David Wright doesn't want to wait till next year to return

David Wright of the Mets looks on from

David Wright of the Mets looks on from the dugout against the Detroit Tigers at Citi Field. (Aug. 23, 2013) (Credit: Jim McIsaac)

It doesn't matter that the Mets are facing a month full of meaningless games in September. Their franchise player, David Wright, wants to play in a few of them before the end of the season.

Wright, who has been on the disabled list since Aug. 3 with a Grade 2 hamstring strain, was scheduled to travel to the Mets' complex in Port St. Lucie, Fla., Thursday night to continue rehabilitating his injury.

There is some thought that Wright should take his time coming back, that it might be more prudent to wait until 2014 to return to action. Wright, however, seems anxious to put the injury behind him this season.

"This is what I do. I want to play," Wright said before the Mets' 11-3 victory over the Phillies Thursday at Citi Field. "It's against pretty much everything that I believe in just to shut the season down and get ready for the next year. You've got 25 guys in that room battling right now, and we're in an uphill battle with some of the injuries and some of the trades and things that have happened. So I want to get back and join my teammates and try to help them finish strong.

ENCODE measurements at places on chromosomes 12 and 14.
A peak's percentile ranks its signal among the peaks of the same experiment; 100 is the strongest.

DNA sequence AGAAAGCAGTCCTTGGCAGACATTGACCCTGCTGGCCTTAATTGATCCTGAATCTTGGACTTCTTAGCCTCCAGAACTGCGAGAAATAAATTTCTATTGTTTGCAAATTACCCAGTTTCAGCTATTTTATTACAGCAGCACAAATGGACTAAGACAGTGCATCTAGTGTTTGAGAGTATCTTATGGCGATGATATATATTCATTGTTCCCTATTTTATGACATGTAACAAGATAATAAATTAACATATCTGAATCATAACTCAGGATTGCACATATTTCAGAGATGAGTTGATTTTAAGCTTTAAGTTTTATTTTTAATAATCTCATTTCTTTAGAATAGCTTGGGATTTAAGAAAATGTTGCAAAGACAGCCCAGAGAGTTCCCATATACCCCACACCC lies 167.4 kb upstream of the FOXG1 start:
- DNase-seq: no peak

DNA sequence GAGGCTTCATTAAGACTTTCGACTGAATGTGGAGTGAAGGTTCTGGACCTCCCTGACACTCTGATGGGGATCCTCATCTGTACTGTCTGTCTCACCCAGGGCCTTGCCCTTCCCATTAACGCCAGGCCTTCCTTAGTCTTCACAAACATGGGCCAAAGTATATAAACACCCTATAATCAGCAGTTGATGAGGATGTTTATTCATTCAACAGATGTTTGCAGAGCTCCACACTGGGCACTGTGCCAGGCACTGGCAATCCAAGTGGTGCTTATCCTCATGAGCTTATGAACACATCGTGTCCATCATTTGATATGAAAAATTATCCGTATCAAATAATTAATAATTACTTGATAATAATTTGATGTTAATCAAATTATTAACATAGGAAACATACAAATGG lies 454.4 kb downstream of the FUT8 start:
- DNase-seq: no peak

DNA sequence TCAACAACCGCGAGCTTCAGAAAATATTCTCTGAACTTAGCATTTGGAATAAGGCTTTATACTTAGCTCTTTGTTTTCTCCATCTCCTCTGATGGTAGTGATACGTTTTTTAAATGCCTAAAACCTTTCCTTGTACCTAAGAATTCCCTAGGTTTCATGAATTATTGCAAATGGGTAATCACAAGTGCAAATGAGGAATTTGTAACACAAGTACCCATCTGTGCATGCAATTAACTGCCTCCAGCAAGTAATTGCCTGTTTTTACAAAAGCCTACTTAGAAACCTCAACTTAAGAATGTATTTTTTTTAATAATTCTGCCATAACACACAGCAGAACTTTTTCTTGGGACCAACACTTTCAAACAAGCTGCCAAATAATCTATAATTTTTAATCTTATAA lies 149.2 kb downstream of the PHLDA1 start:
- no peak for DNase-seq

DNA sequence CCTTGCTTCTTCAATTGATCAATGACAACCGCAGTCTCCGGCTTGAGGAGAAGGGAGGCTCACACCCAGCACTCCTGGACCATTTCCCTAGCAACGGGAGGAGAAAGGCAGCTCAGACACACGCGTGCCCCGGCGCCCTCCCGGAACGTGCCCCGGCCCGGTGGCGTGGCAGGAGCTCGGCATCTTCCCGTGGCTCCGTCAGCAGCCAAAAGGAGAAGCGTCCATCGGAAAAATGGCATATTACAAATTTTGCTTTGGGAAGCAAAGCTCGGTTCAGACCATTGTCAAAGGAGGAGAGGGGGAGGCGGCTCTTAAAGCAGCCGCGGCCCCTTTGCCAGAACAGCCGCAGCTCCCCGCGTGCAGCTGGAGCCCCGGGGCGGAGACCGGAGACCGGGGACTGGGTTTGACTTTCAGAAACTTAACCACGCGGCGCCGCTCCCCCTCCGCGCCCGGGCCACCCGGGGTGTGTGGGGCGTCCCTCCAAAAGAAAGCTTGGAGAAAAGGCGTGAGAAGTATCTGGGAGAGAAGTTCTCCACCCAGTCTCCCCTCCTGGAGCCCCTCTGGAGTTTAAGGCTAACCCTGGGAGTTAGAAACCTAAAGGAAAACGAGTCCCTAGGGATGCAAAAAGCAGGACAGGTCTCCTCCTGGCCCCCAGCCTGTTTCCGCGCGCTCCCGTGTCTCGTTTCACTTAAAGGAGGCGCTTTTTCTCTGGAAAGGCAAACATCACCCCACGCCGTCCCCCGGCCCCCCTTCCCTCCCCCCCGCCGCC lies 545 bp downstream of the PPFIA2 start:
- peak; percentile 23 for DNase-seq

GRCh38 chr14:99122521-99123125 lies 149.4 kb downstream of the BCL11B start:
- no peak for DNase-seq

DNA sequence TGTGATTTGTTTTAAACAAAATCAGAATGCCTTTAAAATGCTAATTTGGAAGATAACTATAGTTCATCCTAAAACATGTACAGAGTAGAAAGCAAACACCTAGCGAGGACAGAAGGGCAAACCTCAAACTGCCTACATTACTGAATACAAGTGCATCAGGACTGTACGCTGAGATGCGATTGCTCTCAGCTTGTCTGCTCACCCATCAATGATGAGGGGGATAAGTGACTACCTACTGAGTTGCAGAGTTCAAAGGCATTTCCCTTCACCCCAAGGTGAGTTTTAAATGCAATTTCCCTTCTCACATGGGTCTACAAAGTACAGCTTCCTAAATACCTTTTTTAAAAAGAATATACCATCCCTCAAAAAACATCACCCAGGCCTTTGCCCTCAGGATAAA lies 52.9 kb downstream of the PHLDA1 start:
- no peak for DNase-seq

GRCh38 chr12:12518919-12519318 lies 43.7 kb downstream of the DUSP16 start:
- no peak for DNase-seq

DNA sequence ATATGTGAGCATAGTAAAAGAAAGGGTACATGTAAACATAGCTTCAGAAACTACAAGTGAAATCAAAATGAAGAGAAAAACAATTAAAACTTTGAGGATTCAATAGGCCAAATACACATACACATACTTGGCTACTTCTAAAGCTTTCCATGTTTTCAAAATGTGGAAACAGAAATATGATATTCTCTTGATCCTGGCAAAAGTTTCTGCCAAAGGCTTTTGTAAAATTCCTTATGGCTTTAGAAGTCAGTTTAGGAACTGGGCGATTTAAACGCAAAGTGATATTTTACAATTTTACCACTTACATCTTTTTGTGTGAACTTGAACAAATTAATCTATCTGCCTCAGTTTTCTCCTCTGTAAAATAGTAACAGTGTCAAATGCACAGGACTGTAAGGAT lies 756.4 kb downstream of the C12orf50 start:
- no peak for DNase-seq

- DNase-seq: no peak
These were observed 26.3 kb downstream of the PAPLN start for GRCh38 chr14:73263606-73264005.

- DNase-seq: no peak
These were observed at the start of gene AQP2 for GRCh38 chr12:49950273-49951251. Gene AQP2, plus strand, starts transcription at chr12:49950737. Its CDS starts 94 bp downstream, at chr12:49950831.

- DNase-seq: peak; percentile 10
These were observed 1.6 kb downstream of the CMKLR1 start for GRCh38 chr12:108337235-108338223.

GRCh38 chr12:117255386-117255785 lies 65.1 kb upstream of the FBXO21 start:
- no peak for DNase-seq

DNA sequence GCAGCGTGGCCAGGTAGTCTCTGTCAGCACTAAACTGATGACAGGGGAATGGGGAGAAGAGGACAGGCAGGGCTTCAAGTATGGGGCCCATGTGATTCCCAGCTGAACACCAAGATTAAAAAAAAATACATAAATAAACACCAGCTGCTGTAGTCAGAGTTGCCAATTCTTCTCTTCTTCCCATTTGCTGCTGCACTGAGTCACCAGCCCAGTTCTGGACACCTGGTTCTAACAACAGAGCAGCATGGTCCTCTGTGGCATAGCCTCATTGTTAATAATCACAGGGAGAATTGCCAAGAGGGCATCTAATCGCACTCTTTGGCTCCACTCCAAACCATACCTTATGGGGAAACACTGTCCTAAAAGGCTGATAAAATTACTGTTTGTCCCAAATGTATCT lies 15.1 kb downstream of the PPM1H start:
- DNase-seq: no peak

"Personally, I don't want the next time I take the field to be in spring training with the uncertainty of being able to finish the season strong and healthy."

Wright originally was told that it would take six weeks to come back from the injury, which he suffered while running out a grounder in the 10th inning of a game against the Royals. Wright said his rehab is on schedule, so he should be able to return with a couple of weeks left in the season.

"I'm progressing well," he said. "I'm running well. It's probably a quick jog at maybe 60 percent, 70 percent. I'm swinging the bat fine. I'm fielding. I'm doing all that stuff. It's just a matter of being able to run full speed, running the bases, starting and stopping. That's the most important thing."

Wright, 30, signed an eight-year, $138-million contract with the Mets in December with the goal of helping to resurrect a franchise that continues to finish far out of the playoff picture. Despite the team's recent woes -- headlined by ace Matt Harvey's elbow injury -- Wright remains high on the Mets' future and its young players.

"I don't think one injury that may or may not affect next year is going to affect the overall plan," he said. "We'd like Matt to lead the pitching staff, but we have other guys who can step up and give us a very deep pitching staff. With the money we have coming off the books this year, I expect we will go out there and make this team better.

"I still believe in the vision Sandy [Alderson] has. For the time being, this looks like a step backward . . . but when you're accomplishing something, you have to take a few steps back before you move forward."

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